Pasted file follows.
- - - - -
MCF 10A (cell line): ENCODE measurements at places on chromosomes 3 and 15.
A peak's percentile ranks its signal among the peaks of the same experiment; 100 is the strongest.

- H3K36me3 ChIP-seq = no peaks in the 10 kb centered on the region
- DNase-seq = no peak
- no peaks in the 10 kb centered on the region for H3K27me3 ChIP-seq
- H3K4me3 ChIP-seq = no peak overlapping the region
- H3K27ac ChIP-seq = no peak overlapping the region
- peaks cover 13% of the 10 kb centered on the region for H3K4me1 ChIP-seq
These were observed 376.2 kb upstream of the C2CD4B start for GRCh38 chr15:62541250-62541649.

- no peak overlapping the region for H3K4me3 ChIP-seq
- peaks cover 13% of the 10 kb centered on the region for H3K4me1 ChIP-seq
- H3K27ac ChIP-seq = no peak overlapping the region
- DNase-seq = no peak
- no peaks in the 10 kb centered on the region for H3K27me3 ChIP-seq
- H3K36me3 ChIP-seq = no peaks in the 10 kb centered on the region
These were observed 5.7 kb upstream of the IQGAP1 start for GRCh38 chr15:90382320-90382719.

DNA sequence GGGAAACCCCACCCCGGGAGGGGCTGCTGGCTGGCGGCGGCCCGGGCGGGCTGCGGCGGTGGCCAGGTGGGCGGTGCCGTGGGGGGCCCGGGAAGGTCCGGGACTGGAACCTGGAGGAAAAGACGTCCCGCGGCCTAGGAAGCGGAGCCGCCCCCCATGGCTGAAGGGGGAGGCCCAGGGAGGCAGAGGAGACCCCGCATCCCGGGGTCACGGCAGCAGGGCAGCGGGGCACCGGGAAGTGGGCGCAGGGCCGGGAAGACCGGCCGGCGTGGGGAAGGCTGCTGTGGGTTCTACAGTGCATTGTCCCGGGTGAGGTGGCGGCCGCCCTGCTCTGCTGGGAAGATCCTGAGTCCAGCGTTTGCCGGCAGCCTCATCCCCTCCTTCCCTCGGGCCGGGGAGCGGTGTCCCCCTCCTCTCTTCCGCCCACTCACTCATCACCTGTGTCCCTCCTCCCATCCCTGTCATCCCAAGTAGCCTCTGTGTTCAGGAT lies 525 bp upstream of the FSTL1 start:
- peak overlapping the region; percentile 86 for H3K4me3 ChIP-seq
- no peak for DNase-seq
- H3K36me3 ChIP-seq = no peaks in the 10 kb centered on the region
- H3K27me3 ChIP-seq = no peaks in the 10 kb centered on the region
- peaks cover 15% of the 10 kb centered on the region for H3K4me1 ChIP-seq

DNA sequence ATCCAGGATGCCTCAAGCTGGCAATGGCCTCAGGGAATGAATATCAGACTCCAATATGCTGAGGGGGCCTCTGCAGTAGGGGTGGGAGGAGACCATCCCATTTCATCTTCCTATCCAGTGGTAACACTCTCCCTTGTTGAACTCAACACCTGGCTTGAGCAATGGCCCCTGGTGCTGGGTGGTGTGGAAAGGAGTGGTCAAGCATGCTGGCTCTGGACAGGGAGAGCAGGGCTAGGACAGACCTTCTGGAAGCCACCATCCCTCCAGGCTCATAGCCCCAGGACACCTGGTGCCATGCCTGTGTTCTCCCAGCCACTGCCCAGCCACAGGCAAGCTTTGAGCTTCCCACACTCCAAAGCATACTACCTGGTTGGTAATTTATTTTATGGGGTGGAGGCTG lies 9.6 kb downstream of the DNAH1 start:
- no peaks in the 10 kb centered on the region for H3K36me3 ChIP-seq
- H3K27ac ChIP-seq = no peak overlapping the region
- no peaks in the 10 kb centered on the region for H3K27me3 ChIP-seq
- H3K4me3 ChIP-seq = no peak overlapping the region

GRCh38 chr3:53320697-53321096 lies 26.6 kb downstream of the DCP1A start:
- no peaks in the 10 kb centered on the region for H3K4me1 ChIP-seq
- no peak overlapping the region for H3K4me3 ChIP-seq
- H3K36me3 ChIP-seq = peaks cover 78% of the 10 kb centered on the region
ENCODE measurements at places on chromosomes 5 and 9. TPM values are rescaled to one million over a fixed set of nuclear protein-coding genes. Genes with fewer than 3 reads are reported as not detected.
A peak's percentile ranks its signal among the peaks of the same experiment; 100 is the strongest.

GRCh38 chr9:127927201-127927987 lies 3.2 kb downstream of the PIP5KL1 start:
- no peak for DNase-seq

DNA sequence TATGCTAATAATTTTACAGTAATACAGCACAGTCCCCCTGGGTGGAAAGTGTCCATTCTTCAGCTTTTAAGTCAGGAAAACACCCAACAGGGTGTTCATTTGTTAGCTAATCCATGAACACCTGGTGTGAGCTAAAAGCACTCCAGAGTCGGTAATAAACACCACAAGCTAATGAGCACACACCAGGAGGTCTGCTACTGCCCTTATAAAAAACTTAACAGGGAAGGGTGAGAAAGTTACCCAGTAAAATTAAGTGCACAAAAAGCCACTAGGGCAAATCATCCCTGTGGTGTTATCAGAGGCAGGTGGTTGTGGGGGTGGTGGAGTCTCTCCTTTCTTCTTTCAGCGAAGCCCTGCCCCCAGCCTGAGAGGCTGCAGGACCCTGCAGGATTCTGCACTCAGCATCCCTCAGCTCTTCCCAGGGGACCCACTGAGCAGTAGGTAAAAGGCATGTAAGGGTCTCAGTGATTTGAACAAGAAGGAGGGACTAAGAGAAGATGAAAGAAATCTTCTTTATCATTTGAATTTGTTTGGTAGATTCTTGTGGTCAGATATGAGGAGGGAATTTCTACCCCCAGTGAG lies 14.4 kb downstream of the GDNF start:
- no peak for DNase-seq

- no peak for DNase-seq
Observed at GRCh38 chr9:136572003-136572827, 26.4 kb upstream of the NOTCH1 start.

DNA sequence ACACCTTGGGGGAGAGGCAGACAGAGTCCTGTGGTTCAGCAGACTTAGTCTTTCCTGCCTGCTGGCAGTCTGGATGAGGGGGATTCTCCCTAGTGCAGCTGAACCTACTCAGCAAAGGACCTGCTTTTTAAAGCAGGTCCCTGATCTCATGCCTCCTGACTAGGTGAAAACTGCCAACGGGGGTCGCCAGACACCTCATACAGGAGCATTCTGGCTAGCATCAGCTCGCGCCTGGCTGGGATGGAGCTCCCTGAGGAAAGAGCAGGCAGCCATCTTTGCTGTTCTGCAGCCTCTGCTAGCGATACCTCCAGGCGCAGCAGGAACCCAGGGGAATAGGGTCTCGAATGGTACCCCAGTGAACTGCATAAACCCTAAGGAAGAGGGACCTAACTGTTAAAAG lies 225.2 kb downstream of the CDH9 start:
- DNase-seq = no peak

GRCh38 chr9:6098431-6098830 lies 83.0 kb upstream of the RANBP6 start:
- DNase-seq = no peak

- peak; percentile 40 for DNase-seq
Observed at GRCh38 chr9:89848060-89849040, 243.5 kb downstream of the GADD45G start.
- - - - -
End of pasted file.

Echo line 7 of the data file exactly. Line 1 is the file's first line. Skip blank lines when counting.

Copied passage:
- H3K27ac ChIP-seq = no peak overlapping the region